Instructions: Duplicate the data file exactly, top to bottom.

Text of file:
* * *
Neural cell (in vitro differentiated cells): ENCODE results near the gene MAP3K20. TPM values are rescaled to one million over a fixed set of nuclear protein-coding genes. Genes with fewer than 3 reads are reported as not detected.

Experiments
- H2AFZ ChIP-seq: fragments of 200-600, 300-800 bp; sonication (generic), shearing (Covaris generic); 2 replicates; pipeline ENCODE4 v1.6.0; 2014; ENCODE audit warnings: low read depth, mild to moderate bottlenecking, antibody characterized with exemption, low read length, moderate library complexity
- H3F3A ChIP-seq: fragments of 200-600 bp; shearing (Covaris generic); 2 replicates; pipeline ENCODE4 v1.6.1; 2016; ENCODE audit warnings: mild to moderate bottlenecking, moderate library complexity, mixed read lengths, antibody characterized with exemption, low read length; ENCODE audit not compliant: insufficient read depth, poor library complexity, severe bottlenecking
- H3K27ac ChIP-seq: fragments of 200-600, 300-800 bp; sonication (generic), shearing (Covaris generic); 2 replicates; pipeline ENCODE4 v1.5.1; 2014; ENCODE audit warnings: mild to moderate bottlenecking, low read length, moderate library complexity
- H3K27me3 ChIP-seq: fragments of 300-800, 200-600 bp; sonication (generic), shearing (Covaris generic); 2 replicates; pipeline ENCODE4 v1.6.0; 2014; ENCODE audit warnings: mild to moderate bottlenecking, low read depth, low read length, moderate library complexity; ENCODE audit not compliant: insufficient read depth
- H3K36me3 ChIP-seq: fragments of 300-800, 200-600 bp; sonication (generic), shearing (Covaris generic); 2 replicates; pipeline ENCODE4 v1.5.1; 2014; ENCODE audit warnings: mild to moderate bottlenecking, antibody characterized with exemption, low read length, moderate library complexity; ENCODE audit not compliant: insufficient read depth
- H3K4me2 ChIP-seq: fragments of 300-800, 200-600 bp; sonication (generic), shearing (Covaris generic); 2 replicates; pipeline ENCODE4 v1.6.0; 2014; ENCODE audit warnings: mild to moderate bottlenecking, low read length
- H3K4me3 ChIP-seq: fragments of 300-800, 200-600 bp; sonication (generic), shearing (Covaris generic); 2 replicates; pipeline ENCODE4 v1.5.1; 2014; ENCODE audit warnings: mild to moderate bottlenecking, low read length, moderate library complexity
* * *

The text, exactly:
Neural cell (in vitro differentiated cells): ENCODE results near the gene MAP3K20. TPM values are rescaled to one million over a fixed set of nuclear protein-coding genes. Genes with fewer than 3 reads are reported as not detected.

Experiments
- H2AFZ ChIP-seq: fragments of 200-600, 300-800 bp; sonication (generic), shearing (Covaris generic); 2 replicates; pipeline ENCODE4 v1.6.0; 2014; ENCODE audit warnings: low read depth, mild to moderate bottlenecking, antibody characterized with exemption, low read length, moderate library complexity
- H3F3A ChIP-seq: fragments of 200-600 bp; shearing (Covaris generic); 2 replicates; pipeline ENCODE4 v1.6.1; 2016; ENCODE audit warnings: mild to moderate bottlenecking, moderate library complexity, mixed read lengths, antibody characterized with exemption, low read length; ENCODE audit not compliant: insufficient read depth, poor library complexity, severe bottlenecking
- H3K27ac ChIP-seq: fragments of 200-600, 300-800 bp; sonication (generic), shearing (Covaris generic); 2 replicates; pipeline ENCODE4 v1.5.1; 2014; ENCODE audit warnings: mild to moderate bottlenecking, low read length, moderate library complexity
- H3K27me3 ChIP-seq: fragments of 300-800, 200-600 bp; sonication (generic), shearing (Covaris generic); 2 replicates; pipeline ENCODE4 v1.6.0; 2014; ENCODE audit warnings: mild to moderate bottlenecking, low read depth, low read length, moderate library complexity; ENCODE audit not compliant: insufficient read depth
- H3K36me3 ChIP-seq: fragments of 300-800, 200-600 bp; sonication (generic), shearing (Covaris generic); 2 replicates; pipeline ENCODE4 v1.5.1; 2014; ENCODE audit warnings: mild to moderate bottlenecking, antibody characterized with exemption, low read length, moderate library complexity; ENCODE audit not compliant: insufficient read depth
- H3K4me2 ChIP-seq: fragments of 300-800, 200-600 bp; sonication (generic), shearing (Covaris generic); 2 replicates; pipeline ENCODE4 v1.6.0; 2014; ENCODE audit warnings: mild to moderate bottlenecking, low read length
- H3K4me3 ChIP-seq: fragments of 300-800, 200-600 bp; sonication (generic), shearing (Covaris generic); 2 replicates; pipeline ENCODE4 v1.5.1; 2014; ENCODE audit warnings: mild to moderate bottlenecking, low read length, moderate library complexity